Every disposition is a trade-off, with real opportunity costs compared to alternatives. When IT professionalizes its procedures to mitigate enterprise compliance risk and integrates technology gifts with enterprise CSR objectives, the business is able to realize quantifiable returns on its investment-a "giving ROI" that far exceeds the potential of any other disposition option.
Nine keys to this success include the need to:
1. Include CSR and marketing departments in donations planning.
When part of enterprise strategy, technology donations can receive budgetary support from these stakeholders. Also, participation in brand-building initiatives provides IT with a new vector for demonstrating its relevancy to the business.
2. Refurbish the hardware to provide a reliable, quality experience.
Donated hardware is a cost to the recipient, not a gift, if it's not in good operating condition. Fully refurbished hardware can be as reliable as new. Achieving CSR objectives requires that the new user be delighted and empowered by the gift. It is also important not to be labeled as an irresponsible company that avoids disposition costs by dumping surplus equipment on charities in the guise of a gift.
3. Include legitimately licensed software.
Software must be included to make a useful gift, but donating companies must be careful not to violate the terms of their software license agreements-which are explicit about the terms of transfer. Microsoft has created the Microsoft Authorized Refurbisher (MAR) program to inexpensively-and legally-relicense Windows operating system and Office software for secondary use. Consider engaging a MAR service provider to install genuine software on donated machines.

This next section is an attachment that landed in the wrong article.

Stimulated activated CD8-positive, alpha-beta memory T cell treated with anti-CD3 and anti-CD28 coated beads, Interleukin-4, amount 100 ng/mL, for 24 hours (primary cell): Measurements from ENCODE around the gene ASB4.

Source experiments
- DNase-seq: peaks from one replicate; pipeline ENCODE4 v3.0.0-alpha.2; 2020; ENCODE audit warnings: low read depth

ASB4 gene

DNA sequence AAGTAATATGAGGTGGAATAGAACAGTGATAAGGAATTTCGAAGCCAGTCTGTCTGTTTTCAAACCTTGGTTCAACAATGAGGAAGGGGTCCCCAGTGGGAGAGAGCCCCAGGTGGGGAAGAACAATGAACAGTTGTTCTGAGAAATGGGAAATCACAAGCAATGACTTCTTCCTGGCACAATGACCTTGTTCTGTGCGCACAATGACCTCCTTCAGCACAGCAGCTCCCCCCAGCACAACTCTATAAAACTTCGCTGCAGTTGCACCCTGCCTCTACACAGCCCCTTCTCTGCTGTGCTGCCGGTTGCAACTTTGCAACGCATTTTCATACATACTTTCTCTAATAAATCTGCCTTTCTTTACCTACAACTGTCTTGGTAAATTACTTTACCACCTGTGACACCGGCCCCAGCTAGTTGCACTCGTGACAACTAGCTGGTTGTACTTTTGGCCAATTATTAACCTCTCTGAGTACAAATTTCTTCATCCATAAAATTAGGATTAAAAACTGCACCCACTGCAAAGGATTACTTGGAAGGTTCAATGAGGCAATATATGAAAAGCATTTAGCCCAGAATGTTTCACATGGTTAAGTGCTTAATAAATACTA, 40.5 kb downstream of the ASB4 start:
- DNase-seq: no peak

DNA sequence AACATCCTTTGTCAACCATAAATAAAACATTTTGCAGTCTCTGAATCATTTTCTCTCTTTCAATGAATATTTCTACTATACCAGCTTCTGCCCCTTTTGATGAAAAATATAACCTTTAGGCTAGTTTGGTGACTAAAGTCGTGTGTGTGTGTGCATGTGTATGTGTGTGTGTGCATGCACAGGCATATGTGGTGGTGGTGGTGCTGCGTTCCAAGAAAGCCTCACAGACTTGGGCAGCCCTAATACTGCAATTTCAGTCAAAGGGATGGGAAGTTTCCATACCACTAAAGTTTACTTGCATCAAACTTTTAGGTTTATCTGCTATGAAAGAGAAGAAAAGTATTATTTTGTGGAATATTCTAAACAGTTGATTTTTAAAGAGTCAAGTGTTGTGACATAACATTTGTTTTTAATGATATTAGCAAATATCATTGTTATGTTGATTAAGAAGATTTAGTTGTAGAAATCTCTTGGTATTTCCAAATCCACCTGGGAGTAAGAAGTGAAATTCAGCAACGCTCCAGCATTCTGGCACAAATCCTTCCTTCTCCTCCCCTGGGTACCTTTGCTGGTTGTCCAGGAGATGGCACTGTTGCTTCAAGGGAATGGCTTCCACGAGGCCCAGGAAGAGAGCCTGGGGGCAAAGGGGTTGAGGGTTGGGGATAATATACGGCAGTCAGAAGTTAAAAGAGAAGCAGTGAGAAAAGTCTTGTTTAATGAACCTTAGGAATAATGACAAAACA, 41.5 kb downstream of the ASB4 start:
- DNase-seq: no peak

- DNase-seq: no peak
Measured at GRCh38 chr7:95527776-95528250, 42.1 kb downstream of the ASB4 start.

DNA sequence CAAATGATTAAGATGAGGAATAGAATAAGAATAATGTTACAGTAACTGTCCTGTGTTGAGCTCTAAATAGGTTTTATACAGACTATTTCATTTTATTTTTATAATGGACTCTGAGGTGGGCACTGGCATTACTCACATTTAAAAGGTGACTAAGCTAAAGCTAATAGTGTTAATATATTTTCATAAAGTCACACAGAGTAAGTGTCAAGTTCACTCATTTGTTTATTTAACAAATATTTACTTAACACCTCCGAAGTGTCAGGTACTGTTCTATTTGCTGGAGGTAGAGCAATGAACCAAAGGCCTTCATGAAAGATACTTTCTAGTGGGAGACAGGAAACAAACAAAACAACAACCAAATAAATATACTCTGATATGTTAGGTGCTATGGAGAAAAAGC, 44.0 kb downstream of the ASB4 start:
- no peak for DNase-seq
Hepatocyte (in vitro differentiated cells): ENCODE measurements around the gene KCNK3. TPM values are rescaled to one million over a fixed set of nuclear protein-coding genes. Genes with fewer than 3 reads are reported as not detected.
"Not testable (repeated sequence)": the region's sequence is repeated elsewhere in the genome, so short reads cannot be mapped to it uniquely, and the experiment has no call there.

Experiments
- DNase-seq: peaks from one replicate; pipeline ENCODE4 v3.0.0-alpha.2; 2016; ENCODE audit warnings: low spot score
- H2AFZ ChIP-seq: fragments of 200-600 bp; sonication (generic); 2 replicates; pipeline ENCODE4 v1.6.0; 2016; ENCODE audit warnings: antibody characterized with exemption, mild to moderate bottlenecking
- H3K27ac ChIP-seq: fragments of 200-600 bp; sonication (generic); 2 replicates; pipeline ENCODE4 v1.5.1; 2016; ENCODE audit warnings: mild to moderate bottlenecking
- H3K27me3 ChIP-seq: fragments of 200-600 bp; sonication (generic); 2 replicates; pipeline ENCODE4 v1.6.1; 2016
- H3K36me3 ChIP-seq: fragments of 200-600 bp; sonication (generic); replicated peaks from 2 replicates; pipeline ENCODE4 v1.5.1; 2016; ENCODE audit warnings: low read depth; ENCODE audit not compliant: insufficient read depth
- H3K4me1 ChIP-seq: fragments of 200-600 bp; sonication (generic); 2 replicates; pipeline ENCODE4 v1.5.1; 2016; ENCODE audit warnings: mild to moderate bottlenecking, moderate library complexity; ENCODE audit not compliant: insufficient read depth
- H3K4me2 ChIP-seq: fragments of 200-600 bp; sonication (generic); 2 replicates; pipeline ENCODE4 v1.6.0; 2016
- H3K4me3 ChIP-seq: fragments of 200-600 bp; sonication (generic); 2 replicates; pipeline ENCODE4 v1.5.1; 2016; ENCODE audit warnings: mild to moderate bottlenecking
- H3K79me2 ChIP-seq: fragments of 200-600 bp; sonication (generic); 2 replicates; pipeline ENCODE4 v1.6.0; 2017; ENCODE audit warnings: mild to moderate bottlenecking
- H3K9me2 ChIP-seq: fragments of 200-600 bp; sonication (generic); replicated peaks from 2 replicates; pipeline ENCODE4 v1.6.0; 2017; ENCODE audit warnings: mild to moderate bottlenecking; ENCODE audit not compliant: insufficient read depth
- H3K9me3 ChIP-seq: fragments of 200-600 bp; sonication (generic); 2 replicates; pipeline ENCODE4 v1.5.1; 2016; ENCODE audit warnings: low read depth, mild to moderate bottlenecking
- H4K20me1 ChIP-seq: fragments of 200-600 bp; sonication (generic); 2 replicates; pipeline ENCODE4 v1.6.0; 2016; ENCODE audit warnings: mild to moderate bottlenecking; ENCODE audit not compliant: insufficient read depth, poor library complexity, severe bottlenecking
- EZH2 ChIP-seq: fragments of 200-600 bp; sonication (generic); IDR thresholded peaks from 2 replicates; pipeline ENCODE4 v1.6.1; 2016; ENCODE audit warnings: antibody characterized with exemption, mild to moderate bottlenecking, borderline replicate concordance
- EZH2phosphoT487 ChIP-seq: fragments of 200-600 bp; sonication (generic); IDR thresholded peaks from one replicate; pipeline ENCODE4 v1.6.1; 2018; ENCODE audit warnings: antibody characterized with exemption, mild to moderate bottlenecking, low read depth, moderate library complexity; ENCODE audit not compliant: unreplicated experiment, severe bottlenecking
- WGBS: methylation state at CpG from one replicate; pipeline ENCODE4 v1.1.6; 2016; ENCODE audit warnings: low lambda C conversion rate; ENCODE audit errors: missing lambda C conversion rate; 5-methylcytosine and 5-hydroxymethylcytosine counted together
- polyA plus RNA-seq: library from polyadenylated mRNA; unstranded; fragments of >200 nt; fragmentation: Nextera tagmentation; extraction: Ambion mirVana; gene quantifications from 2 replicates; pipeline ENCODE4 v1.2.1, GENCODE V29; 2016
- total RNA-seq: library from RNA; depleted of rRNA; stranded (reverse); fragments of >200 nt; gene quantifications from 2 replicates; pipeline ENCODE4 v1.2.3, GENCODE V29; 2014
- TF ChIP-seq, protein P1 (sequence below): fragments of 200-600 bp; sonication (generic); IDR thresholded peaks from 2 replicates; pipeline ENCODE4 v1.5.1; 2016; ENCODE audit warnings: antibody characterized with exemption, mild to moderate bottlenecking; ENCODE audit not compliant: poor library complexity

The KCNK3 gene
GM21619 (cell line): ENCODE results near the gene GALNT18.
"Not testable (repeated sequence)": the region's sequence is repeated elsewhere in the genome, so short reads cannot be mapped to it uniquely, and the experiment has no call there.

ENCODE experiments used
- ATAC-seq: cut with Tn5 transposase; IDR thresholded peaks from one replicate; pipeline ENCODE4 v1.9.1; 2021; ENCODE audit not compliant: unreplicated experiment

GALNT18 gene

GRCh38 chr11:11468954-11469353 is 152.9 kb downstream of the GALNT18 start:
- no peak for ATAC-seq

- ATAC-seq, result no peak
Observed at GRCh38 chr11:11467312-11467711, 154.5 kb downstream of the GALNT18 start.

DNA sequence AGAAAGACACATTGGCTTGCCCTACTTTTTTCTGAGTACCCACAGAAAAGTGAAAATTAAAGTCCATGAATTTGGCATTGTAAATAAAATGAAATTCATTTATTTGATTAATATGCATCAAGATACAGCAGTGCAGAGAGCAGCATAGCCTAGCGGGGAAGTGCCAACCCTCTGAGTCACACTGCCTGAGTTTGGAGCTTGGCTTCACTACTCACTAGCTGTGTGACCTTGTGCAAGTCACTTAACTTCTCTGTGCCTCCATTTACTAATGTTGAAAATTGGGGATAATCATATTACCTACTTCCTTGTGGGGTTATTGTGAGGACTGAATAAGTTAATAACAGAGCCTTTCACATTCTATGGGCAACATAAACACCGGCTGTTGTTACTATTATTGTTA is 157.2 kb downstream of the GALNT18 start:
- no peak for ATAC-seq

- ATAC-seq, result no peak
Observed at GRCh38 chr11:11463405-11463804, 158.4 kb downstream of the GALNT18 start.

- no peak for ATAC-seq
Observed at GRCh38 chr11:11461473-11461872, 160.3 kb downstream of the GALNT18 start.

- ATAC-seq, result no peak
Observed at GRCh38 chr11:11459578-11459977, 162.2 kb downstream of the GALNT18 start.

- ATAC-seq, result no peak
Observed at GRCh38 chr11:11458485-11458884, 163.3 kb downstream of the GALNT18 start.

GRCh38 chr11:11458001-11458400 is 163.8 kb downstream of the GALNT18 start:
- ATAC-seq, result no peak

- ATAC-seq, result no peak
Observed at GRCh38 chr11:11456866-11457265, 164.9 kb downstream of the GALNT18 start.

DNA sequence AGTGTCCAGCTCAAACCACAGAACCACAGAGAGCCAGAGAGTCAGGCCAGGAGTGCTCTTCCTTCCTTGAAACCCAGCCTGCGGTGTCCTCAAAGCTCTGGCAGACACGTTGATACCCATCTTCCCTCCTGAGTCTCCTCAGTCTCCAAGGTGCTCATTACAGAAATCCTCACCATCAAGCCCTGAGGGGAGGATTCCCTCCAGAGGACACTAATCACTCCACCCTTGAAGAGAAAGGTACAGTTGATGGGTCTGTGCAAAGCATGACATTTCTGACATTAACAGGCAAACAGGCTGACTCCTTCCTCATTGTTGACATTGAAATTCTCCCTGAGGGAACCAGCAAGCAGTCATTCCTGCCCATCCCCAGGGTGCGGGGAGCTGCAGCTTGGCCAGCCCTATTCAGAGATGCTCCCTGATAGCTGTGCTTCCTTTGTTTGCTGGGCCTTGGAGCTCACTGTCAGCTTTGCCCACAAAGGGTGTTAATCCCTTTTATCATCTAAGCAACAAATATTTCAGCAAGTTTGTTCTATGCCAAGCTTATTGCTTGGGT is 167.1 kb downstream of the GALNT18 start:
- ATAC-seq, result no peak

4. Donate where the equipment will have the greatest impact.
Historically, some IT donations have failed because companies give the equipment to community organizations that either do not need it or lack the resources to repair, deploy and maintain it. Gifts that go unused due to lack of training or because of malfunction create no value and can potentially hurt the enterprise brand rather than enhancing it. A third party can help target donations. For instance, some companies partner with nonprofits (such as Habitat for Humanity International, for example) to channel customers' donations effectively.
Provide Support or Donate Where Support Is Available
5. Provide support or donate where support is available.
Most IT organizations find it unacceptably disruptive and expensive to directly support the beneficiaries of their gifts. To address the issue, consider targeting donations to nonprofit organizations with the means to provide training and tech support to individual recipients. Or manage donations through a vendor who includes a warranty and support with its donations services offering. For computers upgraded through the MAR program, Microsoft provides free online technical support and software updates.
6. Track and report results.